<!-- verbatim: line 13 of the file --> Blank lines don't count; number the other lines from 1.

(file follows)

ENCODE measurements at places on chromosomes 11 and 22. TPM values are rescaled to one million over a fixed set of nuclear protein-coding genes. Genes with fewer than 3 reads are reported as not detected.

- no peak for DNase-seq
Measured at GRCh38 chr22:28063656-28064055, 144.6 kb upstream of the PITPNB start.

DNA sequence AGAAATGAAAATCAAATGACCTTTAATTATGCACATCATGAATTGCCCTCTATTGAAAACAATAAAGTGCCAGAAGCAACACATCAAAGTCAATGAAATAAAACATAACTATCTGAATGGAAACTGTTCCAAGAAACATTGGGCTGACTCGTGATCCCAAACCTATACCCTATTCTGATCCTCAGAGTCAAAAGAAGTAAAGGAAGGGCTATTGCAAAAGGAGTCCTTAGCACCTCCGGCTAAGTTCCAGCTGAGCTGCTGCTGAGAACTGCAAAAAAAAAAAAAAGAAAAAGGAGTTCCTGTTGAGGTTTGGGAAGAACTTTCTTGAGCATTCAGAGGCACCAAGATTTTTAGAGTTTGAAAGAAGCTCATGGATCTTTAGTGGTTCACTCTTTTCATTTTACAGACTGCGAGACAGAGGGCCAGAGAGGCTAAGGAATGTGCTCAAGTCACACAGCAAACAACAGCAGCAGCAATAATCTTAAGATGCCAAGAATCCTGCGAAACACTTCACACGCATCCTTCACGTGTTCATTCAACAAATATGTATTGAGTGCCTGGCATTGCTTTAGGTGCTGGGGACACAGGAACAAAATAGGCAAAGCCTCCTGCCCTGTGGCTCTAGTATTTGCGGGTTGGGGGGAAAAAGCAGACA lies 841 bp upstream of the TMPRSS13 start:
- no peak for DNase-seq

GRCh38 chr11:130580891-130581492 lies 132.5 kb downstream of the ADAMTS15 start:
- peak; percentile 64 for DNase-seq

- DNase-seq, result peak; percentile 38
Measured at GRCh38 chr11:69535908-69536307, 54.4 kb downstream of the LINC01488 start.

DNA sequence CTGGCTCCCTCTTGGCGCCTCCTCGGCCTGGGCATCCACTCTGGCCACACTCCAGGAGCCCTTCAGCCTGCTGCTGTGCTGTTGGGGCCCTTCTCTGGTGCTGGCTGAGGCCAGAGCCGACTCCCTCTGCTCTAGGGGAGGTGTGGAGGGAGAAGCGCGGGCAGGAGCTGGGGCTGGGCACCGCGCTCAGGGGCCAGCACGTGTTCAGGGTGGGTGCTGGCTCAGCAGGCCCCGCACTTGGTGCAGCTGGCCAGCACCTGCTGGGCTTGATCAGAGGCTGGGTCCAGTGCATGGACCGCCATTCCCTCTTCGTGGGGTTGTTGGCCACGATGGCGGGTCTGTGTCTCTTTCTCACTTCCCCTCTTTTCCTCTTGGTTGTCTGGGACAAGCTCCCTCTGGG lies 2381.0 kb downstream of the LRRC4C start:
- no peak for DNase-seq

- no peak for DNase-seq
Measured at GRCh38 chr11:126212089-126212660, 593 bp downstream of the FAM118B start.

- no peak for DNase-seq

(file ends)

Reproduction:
Measured at GRCh38 chr11:126212089-126212660, 593 bp downstream of the FAM118B start.